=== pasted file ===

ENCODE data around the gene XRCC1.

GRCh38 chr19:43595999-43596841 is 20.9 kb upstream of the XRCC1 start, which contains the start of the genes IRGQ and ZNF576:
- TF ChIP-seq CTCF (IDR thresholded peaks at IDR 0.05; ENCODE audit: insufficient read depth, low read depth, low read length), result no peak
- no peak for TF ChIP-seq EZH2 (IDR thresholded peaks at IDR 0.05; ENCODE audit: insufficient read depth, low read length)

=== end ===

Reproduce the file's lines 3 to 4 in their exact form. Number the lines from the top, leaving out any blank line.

- TF ChIP-seq CTCF (IDR thresholded peaks at IDR 0.05; ENCODE audit: insufficient read depth, low read depth, low read length), result no peak
- no peak for TF ChIP-seq EZH2 (IDR thresholded peaks at IDR 0.05; ENCODE audit: insufficient read depth, low read length)